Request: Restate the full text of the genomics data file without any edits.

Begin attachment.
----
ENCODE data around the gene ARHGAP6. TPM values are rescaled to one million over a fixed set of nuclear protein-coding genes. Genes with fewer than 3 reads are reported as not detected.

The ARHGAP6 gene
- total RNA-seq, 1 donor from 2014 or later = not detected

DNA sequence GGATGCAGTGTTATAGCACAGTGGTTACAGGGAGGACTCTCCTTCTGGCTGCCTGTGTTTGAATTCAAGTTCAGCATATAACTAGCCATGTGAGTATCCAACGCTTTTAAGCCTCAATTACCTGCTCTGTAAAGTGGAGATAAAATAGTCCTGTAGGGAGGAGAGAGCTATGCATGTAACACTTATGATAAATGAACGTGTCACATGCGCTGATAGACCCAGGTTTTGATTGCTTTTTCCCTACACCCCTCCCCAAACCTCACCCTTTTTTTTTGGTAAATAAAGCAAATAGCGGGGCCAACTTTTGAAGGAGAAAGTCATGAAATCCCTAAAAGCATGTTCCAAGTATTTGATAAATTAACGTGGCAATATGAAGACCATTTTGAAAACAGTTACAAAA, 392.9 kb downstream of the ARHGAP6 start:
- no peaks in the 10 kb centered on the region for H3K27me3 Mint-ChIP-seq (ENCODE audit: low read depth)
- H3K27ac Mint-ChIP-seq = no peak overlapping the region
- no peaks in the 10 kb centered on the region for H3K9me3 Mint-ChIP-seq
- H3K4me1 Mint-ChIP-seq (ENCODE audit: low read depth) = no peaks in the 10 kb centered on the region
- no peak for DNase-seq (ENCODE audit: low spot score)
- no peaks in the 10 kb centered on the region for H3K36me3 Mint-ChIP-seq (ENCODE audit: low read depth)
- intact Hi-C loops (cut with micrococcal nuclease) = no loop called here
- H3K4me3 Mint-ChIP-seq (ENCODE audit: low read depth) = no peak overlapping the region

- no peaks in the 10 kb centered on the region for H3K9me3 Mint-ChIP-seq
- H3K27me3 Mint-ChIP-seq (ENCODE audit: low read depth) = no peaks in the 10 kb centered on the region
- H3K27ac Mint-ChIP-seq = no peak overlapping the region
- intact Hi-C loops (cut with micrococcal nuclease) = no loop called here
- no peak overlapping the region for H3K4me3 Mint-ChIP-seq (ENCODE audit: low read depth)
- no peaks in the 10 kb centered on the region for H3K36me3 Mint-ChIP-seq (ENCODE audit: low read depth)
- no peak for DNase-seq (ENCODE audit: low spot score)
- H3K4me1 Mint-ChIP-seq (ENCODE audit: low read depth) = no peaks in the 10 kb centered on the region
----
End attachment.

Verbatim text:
ENCODE data around the gene ARHGAP6. TPM values are rescaled to one million over a fixed set of nuclear protein-coding genes. Genes with fewer than 3 reads are reported as not detected.

The ARHGAP6 gene
- total RNA-seq, 1 donor from 2014 or later = not detected

DNA sequence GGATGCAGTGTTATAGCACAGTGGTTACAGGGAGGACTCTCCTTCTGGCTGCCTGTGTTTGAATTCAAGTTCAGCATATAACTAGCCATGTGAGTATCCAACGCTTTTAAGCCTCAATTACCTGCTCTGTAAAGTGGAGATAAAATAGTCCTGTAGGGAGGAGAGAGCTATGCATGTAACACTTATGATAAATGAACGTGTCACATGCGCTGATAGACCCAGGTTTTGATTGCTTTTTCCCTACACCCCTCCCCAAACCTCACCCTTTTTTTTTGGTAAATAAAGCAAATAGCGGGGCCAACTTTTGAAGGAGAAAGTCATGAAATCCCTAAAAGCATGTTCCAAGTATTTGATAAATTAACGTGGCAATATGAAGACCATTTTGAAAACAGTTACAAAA, 392.9 kb downstream of the ARHGAP6 start:
- no peaks in the 10 kb centered on the region for H3K27me3 Mint-ChIP-seq (ENCODE audit: low read depth)
- H3K27ac Mint-ChIP-seq = no peak overlapping the region
- no peaks in the 10 kb centered on the region for H3K9me3 Mint-ChIP-seq
- H3K4me1 Mint-ChIP-seq (ENCODE audit: low read depth) = no peaks in the 10 kb centered on the region
- no peak for DNase-seq (ENCODE audit: low spot score)
- no peaks in the 10 kb centered on the region for H3K36me3 Mint-ChIP-seq (ENCODE audit: low read depth)
- intact Hi-C loops (cut with micrococcal nuclease) = no loop called here
- H3K4me3 Mint-ChIP-seq (ENCODE audit: low read depth) = no peak overlapping the region

- no peaks in the 10 kb centered on the region for H3K9me3 Mint-ChIP-seq
- H3K27me3 Mint-ChIP-seq (ENCODE audit: low read depth) = no peaks in the 10 kb centered on the region
- H3K27ac Mint-ChIP-seq = no peak overlapping the region
- intact Hi-C loops (cut with micrococcal nuclease) = no loop called here
- no peak overlapping the region for H3K4me3 Mint-ChIP-seq (ENCODE audit: low read depth)
- no peaks in the 10 kb centered on the region for H3K36me3 Mint-ChIP-seq (ENCODE audit: low read depth)
- no peak for DNase-seq (ENCODE audit: low spot score)
- H3K4me1 Mint-ChIP-seq (ENCODE audit: low read depth) = no peaks in the 10 kb centered on the region